My sister gave me the suncatcher when I was in high school, and she was working in the Pacific Rim National Park. On the thin plastic, a sunset shone over the silhouette of a castle. In the foreground was a house-sized dragon with a tiny long-haired rider perched on its back. This was no D&D dragon but a huge creature with a serpentine neck and enormous wings that dwarfed the woman rider.
Inspired by the sun catcher, Kasha, the first woman DragonKeeper, was born. Although her story remains unfinished, her ancestor Sair told me the tale found in Dragon's Voice, and her grandson Cairon worked hard in Dragon's Talon and SoulBurner to undo the damage Kasha failed to prevent. The Kingdom of Espar expanded into the World of the Tainted, other races making themselves known. I learned of the fall of the Lionian Sovereignty. I discovered the founding of Espar and the brigand King who lied his way into power (hint; his books are now a six-book series). I followed the last wizard from his end to his return.
Dozens of stories and hundreds of characters came into existance all because of a suncatcher.
Anything can inspire. It follows that everything is inspiring. With the right perspective, we can take the smallest things and make them into great ideas. It's not a passive process, though. It's not about being inspired. It's about seeking inspiration.
It's everywhere. You just need to look.
Because it came up in the last blog, I decided it was high time I did a little PSA about these terms. All professions have their lingo. This happens to be one for authors!
Pantser vs. Plotter.
Before we get too far in, know that I'll mention two variants on this at the end. But to get us started, these are the main two styles of writing. In my experience, few people are exclusively one or the other, although it's evident that some people lean heavily toward one. I am an admitted pantser. So what does that mean? Does it matter? And is it a good thing or not?
Pantsers "fly by the seat of their pants," which is where the term comes from. With pantsers, there is no large plan. They start somewhere and go forward, discovering the story as it is written.
Pro: You have full creative flexibility. With nothing set in stone, you can go anywhere with the writing, and there is a definite "high" to writing like this, as if you are reading a book that no one else has ever read. My favourite is having a moment when multiple factors I didn't know click together perfectly. I'm not sure if it's the subconscious at work in the background or just creative manipulations, but I LOVE finding those unplanned but perfect moments.
Cons: Revisions. If you don't know where you are going, plot points or world-building often need adjusting after finishing, requiring extensive edits. Also, getting stuck in the soggy middle happens more with pantsers because they don't have a map out of it; it's harder to finish if you don't know the ending.
I'm pretty sure the vast majority of new writers start with pantsing, whether they know what it is called or not. It's how we read stories, so it makes sense that it's how we default to writing them. But I've seen many academic writers going to fiction that outline from the start. They probably have an advantage in some ways.
Plotters plot and plan their story. The most obvious way of doing that is an outline, where each chapter is laid out at least in part, but it can mean in one's head or on flashcards or whatever. The detail of the outline or planning varies. Some people have each scene listed with their date, point of view, and main plot points, all written out long before they write the first sentence. Some people have just the scenes listed or the main plot points and how they connect.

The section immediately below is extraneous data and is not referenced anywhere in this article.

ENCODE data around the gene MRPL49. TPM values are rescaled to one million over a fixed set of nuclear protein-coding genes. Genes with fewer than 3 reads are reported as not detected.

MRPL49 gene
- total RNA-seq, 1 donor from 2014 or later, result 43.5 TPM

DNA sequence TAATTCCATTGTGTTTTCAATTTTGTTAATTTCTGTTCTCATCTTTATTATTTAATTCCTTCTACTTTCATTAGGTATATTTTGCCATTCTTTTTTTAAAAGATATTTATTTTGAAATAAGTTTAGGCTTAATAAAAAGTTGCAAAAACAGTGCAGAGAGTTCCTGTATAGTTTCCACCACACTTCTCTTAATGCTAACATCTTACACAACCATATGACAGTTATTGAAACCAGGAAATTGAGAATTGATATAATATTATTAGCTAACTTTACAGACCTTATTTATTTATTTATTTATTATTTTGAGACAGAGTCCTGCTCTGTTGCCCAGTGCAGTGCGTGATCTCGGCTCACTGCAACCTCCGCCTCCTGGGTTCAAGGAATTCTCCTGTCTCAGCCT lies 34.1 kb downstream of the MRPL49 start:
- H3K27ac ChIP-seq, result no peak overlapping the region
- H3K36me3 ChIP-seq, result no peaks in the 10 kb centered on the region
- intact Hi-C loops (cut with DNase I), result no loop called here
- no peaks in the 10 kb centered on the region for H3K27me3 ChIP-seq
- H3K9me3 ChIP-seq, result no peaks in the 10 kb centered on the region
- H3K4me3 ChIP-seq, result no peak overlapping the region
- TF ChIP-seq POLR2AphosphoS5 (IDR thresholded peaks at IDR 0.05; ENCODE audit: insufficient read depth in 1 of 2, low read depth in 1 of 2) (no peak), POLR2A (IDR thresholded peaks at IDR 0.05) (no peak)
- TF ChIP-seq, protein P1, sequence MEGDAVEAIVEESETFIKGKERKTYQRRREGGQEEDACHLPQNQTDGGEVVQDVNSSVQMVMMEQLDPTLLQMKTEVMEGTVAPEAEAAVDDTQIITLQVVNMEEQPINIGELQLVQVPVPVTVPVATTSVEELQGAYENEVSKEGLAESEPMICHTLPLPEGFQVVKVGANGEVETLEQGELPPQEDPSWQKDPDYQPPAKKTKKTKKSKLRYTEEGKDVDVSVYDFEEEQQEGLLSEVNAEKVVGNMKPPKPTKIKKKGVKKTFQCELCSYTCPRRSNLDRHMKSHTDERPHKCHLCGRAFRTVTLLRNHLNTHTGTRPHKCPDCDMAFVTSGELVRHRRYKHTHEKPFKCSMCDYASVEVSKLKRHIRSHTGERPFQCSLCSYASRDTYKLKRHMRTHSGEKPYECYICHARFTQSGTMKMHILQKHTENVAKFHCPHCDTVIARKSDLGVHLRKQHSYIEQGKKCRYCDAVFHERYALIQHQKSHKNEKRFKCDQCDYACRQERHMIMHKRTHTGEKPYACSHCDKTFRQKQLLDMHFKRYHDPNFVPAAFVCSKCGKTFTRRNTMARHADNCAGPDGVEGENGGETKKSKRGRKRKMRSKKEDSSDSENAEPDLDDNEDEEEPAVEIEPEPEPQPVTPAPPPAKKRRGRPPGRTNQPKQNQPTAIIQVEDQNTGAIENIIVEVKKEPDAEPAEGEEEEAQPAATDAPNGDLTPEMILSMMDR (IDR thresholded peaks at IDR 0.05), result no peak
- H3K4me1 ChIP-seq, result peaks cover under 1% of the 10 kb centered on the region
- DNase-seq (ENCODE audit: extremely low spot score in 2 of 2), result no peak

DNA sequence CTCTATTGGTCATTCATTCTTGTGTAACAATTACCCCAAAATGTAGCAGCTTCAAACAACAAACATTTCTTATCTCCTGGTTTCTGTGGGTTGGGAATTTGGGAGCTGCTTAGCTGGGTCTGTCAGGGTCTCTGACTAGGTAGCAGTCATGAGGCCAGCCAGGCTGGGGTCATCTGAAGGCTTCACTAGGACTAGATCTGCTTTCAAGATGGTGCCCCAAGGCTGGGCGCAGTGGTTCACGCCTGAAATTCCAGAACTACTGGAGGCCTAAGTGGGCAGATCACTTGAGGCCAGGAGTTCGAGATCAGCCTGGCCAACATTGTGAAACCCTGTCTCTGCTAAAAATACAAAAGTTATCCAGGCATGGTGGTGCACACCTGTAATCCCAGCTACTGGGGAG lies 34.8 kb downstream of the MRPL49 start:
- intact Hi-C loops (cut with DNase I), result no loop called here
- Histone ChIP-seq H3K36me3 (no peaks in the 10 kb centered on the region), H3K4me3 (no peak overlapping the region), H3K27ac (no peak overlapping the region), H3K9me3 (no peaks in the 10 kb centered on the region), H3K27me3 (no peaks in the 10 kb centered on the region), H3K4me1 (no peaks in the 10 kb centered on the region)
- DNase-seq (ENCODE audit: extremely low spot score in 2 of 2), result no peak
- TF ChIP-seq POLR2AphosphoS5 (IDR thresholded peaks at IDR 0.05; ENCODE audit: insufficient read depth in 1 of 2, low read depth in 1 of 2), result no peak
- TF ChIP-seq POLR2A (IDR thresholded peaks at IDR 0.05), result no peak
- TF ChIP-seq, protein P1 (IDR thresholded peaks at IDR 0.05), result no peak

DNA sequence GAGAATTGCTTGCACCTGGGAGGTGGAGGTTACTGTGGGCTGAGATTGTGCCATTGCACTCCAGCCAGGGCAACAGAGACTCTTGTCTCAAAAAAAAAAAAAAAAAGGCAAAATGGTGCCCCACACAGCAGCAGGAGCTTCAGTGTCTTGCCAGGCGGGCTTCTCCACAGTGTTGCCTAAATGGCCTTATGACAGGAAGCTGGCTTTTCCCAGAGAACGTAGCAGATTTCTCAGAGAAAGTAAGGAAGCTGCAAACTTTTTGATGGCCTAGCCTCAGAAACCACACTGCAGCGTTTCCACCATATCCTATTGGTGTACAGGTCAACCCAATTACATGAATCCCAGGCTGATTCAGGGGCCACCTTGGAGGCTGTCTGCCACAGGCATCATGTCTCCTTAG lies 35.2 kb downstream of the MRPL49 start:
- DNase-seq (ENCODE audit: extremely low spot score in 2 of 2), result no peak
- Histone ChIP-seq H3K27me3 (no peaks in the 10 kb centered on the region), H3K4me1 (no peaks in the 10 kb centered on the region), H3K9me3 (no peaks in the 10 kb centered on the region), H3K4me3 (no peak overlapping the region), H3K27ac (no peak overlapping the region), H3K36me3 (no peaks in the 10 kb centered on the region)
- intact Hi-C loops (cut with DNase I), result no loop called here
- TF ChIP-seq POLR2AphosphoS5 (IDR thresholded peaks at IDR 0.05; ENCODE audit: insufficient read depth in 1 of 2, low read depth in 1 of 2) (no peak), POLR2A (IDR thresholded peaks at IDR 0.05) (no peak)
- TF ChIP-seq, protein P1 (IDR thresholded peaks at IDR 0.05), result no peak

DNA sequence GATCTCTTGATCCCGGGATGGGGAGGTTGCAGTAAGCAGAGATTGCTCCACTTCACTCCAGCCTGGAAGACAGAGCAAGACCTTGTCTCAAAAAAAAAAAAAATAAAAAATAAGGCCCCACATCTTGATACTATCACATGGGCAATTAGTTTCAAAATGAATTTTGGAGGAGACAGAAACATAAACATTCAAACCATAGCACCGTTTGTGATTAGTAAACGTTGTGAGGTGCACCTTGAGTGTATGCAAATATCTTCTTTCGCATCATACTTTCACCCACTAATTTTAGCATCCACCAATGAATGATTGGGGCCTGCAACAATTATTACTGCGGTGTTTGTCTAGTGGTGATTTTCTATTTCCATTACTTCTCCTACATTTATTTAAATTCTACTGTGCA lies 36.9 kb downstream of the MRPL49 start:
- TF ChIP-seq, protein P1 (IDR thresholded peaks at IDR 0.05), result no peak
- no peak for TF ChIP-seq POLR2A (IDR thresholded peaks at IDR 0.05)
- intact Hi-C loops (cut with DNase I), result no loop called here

Pro: You can hit the ground running. As soon as you're ready, you have a map to follow through the story and won't get caught up in large plot holes (as you've already sorted those out). You'll be through the book without as much risk of writer's block. Also, there are fewer revisions required!
Con: It's time-consuming, and some people will get so bogged down in outlining that they don't get to the writing. Or maybe once you start writing, it doesn't go as planned, and you must redo the outline. Sticking to a flawed outline or forcing a story to follow one can make for bad writing and bad books!
This is where most professional authors, especially those on deadlines, end up. It's more efficient at getting your book into the editor's hands instead of needing significant rewrites!
You might come across two other "styles": Quilter and Plantser.
Quilters write multiple parts of the story, like the start, the end, a few bits in the middle, or all the side plot scenes and one finale. Then they weave or stitch all the scenes together and produce the final product. It's not a popular style as it requires a special kind of brain or a special kind of story. If you have several separate stories that had to then coincide, it might work well, but continuity would be tricky with this style for most stories.
This is what happens when people don't want to settle in the box; they want to be both plotter and pantser. So they call themselves plantser, and while I know some people genuinely are in the middle between the two, mostly I see this used when people just don't know yet where they fall. Plotters will pants parts of their story (that's the "creative" part of creative writing). And a lot of pantsers will plot their way out of a bind if needed (because if they don't, they can't move on!) So I don't know if we need a term for this, but it's out there.
There. Now that's a thing you know.
Which style suits you better? Can you tell what type an author is based on their book?
D. Lambert, author
Fantasy novels that entice, inspire, and entertain.